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Minister of Justice and Attorney General of Canada David Lametti responds to a question during Question Period in the House of Commons on April 1, 2019 in Ottawa.Adrian Wyld/The Canadian Press

Justice Minister David Lametti is defending the government’s bill to force Canada’s judges to publicly disclose their detailed expenses, in spite of opposition from judicial leaders who say it could put them in danger.

The dispute relates to Bill C-58, a government bill that updates the Access to Information Act. The legislation is in the late stages of the parliamentary process and senators are debating potential amendments, which would send it back to the House of Commons.

The Canadian Superior Courts Judges Association is warning that provisions in the bill requiring judges to disclose their expenses for items such as meals, travel and other costs could put them in the uncomfortable situation of having to somehow defend themselves should a public debate arise. The association’s counsel, Pierre Bienvenu, told The Globe and Mail that judges travel based on assignments and expense meals according to per diems.

Mr. Bienvenu said judges are concerned that publishing detailed expenses would reveal patterns – such as where they stay when working in a particular area – that could put them at risk.

“There is concern that there will be disclosure that will allow disgruntled parties to trace judges," he said. “The business of judging, by definition, is a business in which one of the parties ends up dissatisfied with the outcome, and therefore the potential for mischief in using the disclosed information is far greater than for other individuals who are subject to that kind of disclosure.”

The judges’ concerns are finding some sympathy in the Senate, where controversy over the individual expenditures of senators led to a scathing 2015 report from the Auditor-General.

However, in a letter sent last month to the Senate’s legal and constitutional affairs committee that is reviewing the bill, Mr. Lametti defends the government’s plan and points to places that he said have similar laws, including Australia and England.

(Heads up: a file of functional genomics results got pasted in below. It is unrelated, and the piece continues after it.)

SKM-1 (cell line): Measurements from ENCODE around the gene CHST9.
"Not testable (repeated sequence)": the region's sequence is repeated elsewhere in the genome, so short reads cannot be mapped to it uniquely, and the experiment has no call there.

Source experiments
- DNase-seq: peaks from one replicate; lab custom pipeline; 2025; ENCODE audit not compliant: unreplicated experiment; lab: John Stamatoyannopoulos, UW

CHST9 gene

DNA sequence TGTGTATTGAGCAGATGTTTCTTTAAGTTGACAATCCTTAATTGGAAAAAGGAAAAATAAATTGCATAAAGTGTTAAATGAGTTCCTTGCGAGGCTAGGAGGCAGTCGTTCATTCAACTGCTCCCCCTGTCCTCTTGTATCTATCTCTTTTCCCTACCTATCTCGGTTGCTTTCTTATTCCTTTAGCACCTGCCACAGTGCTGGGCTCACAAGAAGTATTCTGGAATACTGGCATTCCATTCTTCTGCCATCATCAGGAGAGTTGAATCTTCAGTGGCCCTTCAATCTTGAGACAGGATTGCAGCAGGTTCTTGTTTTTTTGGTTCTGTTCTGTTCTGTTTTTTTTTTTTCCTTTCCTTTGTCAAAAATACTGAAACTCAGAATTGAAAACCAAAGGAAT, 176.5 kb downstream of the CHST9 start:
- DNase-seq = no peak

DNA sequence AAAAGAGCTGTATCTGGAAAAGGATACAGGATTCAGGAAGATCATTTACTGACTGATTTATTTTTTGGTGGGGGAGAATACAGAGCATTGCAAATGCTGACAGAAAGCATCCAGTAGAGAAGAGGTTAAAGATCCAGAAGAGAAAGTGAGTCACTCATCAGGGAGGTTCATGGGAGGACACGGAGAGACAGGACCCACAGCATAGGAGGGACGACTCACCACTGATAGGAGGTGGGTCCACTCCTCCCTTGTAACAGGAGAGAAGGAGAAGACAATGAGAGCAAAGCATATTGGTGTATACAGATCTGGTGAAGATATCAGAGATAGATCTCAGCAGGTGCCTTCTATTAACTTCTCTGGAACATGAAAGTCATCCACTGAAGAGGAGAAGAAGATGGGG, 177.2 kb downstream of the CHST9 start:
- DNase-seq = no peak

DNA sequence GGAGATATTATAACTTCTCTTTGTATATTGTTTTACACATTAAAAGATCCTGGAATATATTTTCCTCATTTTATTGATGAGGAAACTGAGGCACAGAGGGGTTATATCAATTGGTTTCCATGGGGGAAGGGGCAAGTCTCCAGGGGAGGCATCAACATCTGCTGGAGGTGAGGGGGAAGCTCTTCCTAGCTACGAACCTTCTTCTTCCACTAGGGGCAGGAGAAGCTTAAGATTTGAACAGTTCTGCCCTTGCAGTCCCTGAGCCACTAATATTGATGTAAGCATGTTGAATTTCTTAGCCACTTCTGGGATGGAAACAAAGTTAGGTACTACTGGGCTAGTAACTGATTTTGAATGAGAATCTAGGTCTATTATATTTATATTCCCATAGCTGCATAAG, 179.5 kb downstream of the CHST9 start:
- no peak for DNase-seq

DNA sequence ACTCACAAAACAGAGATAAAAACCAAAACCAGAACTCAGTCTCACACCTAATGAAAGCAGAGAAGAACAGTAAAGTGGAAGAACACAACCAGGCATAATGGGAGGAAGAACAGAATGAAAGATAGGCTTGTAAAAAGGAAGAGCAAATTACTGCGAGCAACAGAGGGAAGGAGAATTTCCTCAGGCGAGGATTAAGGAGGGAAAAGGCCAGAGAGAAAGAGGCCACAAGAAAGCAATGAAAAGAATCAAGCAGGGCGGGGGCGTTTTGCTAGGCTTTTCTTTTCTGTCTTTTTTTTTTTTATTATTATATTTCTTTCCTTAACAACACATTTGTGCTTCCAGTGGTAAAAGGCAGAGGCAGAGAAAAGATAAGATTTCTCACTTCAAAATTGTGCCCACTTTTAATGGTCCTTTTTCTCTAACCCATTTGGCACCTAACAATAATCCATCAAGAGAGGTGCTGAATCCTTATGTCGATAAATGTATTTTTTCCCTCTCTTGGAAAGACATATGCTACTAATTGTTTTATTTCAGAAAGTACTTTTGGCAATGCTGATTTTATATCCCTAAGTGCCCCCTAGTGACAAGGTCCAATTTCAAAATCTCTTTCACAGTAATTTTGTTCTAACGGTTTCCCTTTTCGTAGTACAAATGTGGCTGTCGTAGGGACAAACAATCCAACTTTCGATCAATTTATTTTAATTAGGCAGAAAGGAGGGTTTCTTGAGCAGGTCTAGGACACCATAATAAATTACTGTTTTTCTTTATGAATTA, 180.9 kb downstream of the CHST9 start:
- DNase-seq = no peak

The letter followed his Feb. 27 appearance before the committee in which he said he is open to amendments, but warned that addressing the judges’ concerns by requiring only aggregate – rather than specific – spending disclosures could render the information “almost meaningless.”

“We have great respect for the judicial system,” Mr. Lametti told senators in response to questions about the issue. “However, it must be admitted that judges are well paid. They deserve it and so do we. We must therefore be responsible with taxpayers’ money. We must try to find a balance between the transparency and accountability of our government, with judicial independence on the other side of course.”

The battle over the bill comes as relations between the Liberal government and the courts are already tense. Legal experts condemned the government last week after anonymous leaks to The Canadian Press and CTV portrayed former attorney-general Jody Wilson-Raybould in a negative light for reportedly recommending the appointment of Manitoba justice Glenn Joyal to the Supreme Court as chief justice in 2017. The reports said Prime Minister Justin Trudeau rejected the advice because Justice Joyal was considered too conservative in terms of the Charter of Rights and Freedoms.

Justice Joyal later issued a statement condemning the leaks as “wrong,” and said he withdrew his name after his wife was diagnosed with cancer.

As for Bill C-58, Canada’s legal community also objects to provisions that would allow the federal Access to Information Commissioner to privately view documents that had been blocked from release by the government on the grounds that they contain information covered by solicitor-client privilege. The goal of the provision is to provide independent assurance that the refusals are justified. However, the Federation of Law Societies of Canada warned senators that allowing for the “piercing” of solicitor-client privilege could have a “chilling effect” on government by making officials less likely to seek written legal advice.

Senators on the committee have already made amendments to other sections of the bill and said more amendments are expected.

The Access to Information Act was first adopted in 1985 and allows individuals to request copies of internal government documents, subject to numerous exemptions. Users of the legislation, including groups representing journalists, have said the system is plagued by excessive delays and redactions.

The legislation includes several new provisions for “proactive disclosure” that would require MPs, senators, judges and government departments to regularly publish detailed expenses online.

Independent Senator Pierrette Ringuette, who is sponsoring the bill in the Senate, said several committee members support the idea of amending the bill so that judges’ expenses are disclosed in a less-detailed way than for MPs and senators.

“The more details that are publicly available, I find, the better it is. But that being said, you have to bear in mind the fundamental difference between MPs, senators and judges,” she said, adding that protecting judicial independence is also a concern that senators are taking into consideration.

“We have to acknowledge that sometimes people are very mad at judges because of the decisions that they’ve taken and can go to extreme measures to make their lives miserable," she said.

Célia Canon, a spokesperson for Mr. Lametti, said the government will “carefully consider” any amendments from the Senate.

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